• Q&A with WriteByNight Consultant Robert McDowell


    Robert McDowell (Grants Pass, Oregon), a two-year Woolrich Fellow at Columbia University’s School of the Arts, served as co-founder, publisher and editor of Story Line Press. For twenty-two years at SLP, he selected, edited and guided into print 300 anthologies and individual volumes of fiction, nonfiction, poetry, memoir, guides for writers and drama by new authors, authors in mid-career and well-established authors. SLP authors included five Pulitzer Prize winners, six U.S. Poet Laureates and a Nobel Laureate. For ten years he co-edited, with Mark Jarman, The Reaper, a literary magazine. Robert is also the author, co-author, translator and editor of four E-books and fifteen print books of his own from publishers such as Free Press/Simon & Schuster, New Directions, Penguin Eastern Classics, Henry Holt & Company, University of Pittsburgh Press and others. He has taught writing in all genres at the low-residential Bennington graduate MFA program, which he co-designed with the late Liam Rector, the University of Southern Indiana and UC Santa Cruz. His non-fiction, fiction and poetry have appeared in dozens of magazines here and abroad including The Hudson Review, London Magazine, The New Criterion, Poetry, NER/BLQ, The American Scholar and many others. For the last ten years, Robert has worked as a freelance coach, editor and ghostwriter for beginning and established writers.



    Where are you from?

    I was born in Alhambra, California, in the long shadow of the San Gabriel Mission. I’ve also lived in New York, the Midwest and Ireland.


    Where did you study?

    I studied writing with George Hitchcock, Raymond Carver and David Swanger at UC Santa Cruz where I earned a B.A. I received an M.F.A. from Columbia University.


    How did you get your start as a writer?

    By reading. I fell in love with Byron, Shelley, Wordsworth and Coleridge. I worshiped (still do) Emily Dickinson, Virginia Woolf, Proust, Hemingway and many others. I got my first writing job at age 16 at the Monterey Park Progress, a newspaper, where I learned revision and meeting deadlines.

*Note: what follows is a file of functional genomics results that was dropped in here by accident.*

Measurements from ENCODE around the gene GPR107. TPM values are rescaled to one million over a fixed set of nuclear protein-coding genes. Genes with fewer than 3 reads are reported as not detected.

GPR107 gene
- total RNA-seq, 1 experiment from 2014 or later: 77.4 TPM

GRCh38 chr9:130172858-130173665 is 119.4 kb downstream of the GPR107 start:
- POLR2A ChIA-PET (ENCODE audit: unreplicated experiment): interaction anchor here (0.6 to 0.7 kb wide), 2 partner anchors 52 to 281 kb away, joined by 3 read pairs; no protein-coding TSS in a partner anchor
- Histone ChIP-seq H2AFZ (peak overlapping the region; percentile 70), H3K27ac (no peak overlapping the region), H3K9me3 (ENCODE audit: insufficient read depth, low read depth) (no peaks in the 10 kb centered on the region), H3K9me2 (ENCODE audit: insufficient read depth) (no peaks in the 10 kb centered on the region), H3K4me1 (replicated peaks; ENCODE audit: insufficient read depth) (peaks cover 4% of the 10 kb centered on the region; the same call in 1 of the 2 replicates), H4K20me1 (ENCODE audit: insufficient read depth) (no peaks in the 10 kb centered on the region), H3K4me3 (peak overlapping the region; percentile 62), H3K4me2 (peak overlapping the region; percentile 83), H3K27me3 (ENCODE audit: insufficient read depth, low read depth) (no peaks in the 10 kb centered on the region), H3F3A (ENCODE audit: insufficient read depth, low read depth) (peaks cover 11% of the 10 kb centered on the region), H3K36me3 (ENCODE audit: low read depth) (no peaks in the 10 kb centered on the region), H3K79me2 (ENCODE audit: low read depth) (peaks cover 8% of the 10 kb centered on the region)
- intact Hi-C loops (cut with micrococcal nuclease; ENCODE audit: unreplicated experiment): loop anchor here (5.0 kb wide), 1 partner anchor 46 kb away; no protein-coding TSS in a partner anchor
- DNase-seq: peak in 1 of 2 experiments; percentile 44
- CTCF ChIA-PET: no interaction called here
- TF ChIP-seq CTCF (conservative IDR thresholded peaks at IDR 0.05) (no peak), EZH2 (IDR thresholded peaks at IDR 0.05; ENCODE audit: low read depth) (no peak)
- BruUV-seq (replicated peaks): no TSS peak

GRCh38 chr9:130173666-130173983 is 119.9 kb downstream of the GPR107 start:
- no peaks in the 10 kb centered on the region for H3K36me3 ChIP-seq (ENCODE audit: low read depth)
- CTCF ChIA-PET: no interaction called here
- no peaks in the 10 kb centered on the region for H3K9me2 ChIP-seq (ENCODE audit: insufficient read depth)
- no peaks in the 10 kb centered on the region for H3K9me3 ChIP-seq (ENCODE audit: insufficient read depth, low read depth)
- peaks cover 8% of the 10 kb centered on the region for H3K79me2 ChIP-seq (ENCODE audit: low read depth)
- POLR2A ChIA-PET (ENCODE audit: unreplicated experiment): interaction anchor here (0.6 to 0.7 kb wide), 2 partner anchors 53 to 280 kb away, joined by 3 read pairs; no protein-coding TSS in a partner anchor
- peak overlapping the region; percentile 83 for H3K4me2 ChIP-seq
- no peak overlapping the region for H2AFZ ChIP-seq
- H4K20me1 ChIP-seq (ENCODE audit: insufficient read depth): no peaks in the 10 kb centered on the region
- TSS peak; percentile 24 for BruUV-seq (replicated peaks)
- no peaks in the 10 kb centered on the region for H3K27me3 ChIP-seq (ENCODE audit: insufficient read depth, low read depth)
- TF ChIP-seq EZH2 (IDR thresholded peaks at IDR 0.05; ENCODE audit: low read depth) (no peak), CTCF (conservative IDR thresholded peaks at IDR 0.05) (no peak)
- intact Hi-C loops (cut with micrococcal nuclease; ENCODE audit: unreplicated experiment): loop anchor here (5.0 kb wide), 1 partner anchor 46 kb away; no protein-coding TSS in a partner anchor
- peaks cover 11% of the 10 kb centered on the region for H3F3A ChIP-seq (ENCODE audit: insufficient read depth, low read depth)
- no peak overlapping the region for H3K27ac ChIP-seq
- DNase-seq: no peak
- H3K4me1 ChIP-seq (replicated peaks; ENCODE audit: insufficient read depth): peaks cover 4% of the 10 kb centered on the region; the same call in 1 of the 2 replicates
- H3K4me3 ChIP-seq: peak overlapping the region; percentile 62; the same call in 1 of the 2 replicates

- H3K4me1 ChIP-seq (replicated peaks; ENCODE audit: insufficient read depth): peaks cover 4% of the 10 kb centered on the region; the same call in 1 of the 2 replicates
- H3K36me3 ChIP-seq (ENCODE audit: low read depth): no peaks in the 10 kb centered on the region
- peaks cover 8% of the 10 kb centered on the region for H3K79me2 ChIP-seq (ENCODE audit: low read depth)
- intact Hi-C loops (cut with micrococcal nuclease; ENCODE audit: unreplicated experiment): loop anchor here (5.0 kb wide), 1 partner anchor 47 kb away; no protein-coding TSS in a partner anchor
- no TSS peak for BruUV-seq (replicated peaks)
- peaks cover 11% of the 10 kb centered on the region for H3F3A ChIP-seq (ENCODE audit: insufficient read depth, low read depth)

Who are some of your influences?

    The aforementioned authors and others; English teacher Elizabeth Luttrell, editor Johnny Edwards, Shakespeare, of course, Tolstoy and Chekhov, Rumi, Hafiz, Frederick Morgan, John Muir, Jane Hirshfield, Annie Dillard… really, the list goes on and on.


    What is your favorite thing about educating writers at WBN?

    Co-creating! Sharing the journey, which is always unique. Facilitating in various ways the emergence of the true story that one has to tell in whatever form it takes.


    What is the hardest part of writing for you?

    Not writing. I am always happier when I am writing something or working on a piece of writing for myself or someone else.


    Where do you see the world of writing and publishing heading?

    There will be ever more diversity in writing and publishing in the next five to ten years. Small presses will thrive, large publishers will consolidate and there will be fewer of them. There will be even more independently published books. Traditional distributors won’t have such a stranglehold on the industry. Writers will continue to become more and more savvy as marketers.


    Any words of wisdom for aspiring writers?

    Hemingway said “Write one true sentence.” That’s splendid advice. I’d add: find and work with mentors. Since the time of Odysseus, mentors have made all the difference. Believe in yourself, in the truth that you have stories to tell. Be open, be present, stay awake.


    Interested in working with Robert? Request a free consult now